Did You Know sunlight affects

Did You Know sunlight affects
Image Credit- Image Credit - WallpaperUP

How are different animals affected by sunlight?

We are all aware that every living organism depends on sunlight for its survival, directly or indirectly. Sun rays are the ultimate source of energy on earth. In parallel, many geographical activities are also affected by sunlight. Sun rays are also essential for synthesising Vitamin D, which is important for forming strong bones.

In addition, sunlight also affects the life and behaviour of animals in different ways –

  • Migration: Migratory birds (those that fly out to different parts of the world in the winter to escape the cold) know that it is time to fly to warmer places when the daylight hours become shorter, ultimately decided by the sun’s situation.
  • Hibernation: Some mammals (any member of the group of vertebrate animals in which the young are nourished with milk from special mammary glands of the mother) also know that it is time to hibernate as the days become shorter and shorter.
  • Breeding: Spring, when the hours of daylight start increasing after a long winter, is a time for courtship for many birds and animals.
  • Egg-laying patterns: Similarly, hens and other egg-laying birds need a certain amount of daylight to maintain peak egg-laying. Even an hour or two less of daylight alters egg-laying patterns.

It is believed that animals can sense changes in the quality of light, and its duration with a part of the brain called the pineal gland.

A reptile (tetrapod vertebrate, a creature that either has four limbs or, like snakes, is descended from four-limbed ancestors) found only in New Zealand, the tuatara has a third eye, called pineal eye, located on top of its head that is light-sensitive and controls the behaviour of the animal.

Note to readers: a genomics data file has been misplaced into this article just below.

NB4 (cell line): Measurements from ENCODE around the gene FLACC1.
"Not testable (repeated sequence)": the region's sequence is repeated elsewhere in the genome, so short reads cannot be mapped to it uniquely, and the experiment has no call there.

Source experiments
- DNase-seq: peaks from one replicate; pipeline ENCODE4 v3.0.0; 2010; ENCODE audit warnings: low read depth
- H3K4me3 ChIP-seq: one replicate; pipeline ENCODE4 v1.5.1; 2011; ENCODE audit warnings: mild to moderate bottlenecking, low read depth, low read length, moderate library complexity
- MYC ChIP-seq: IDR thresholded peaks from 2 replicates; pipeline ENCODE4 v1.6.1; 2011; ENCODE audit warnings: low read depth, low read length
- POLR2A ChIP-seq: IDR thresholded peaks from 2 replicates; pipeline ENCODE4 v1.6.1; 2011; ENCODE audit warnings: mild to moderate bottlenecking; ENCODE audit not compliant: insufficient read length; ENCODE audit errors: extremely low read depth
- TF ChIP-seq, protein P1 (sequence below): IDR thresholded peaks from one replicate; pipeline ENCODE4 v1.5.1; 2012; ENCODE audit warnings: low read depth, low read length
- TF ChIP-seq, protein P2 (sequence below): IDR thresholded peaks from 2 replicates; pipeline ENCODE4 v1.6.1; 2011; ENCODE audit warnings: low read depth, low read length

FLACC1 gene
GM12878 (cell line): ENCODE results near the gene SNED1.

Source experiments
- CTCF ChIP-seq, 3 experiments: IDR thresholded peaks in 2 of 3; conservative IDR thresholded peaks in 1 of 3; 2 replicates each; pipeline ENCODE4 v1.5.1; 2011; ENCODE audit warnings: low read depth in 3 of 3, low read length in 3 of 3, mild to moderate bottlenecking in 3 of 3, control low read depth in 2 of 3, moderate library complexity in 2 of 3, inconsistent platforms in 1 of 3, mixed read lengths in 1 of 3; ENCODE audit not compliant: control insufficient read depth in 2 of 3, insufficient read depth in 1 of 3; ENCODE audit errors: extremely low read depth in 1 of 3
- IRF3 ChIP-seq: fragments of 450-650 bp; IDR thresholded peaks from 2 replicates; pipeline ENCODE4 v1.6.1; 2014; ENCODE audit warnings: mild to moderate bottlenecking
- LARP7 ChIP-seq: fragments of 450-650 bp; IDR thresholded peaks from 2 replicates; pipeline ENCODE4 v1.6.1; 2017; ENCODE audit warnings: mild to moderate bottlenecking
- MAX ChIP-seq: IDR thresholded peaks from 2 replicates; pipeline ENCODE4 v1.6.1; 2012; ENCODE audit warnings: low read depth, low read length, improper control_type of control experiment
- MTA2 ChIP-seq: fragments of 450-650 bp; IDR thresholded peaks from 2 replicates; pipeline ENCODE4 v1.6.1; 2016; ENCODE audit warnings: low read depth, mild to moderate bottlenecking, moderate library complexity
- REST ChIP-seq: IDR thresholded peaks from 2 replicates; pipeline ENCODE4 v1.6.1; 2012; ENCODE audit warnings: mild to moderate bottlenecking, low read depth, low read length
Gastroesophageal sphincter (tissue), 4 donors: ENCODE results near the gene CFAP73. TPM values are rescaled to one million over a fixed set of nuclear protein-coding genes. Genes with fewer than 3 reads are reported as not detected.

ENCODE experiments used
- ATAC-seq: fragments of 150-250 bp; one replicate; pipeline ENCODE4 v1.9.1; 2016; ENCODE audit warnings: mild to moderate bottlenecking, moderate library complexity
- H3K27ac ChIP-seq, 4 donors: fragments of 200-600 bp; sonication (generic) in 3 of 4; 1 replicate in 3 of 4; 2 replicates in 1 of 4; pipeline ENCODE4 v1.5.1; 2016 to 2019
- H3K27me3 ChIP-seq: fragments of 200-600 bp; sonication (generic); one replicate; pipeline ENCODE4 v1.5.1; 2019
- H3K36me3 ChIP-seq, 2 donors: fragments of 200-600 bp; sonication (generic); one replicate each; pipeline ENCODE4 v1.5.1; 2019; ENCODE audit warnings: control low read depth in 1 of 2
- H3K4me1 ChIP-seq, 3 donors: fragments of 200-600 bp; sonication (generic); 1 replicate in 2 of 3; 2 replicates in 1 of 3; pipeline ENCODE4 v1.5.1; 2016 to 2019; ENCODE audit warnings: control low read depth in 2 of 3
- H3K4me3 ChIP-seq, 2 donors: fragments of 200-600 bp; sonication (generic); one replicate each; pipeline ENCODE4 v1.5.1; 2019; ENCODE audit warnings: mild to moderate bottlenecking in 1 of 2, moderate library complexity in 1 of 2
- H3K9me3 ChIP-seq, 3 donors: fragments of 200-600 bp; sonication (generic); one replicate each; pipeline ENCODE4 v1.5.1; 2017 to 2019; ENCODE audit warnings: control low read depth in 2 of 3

Why is UV light harmful to us?

                                               Image Credit – Stantec

The light which comes from Sun refers to the electromagnetic radiation of the sun that reaches the earth, particularly infrared, visible light, and ultraviolet light. These lights have different properties according to their wavelength, ultraviolet possesses high energy (low wavelength)  compared to visible light and has much higher penetrating power, hence responsible for many skin problems like itching, redness, sunburns, and skin cancer.

UV light can be reflected strongly from the surface of water, and white surfaces such as snow, and can cause a form of photokeratitis called snow blindness. Eye damage from UV rays is widespread in the North and South Pole areas or in high mountains where the atmospheric barrier is thinner and provides less protection from UV rays.

It is always better to wear protective goggles or sunglasses that filter out UV light and save your eyes from serious damage.

Though some UV rays from the Sun penetrate Earth’s atmosphere, most of them are blocked from entering by various gases like ozone in the ozone layer. However, the depletion of the ozone layer in the Earth’s upper atmosphere means that more and more UV rays are reaching the surface of the Earth which is dangerous for life on earth.

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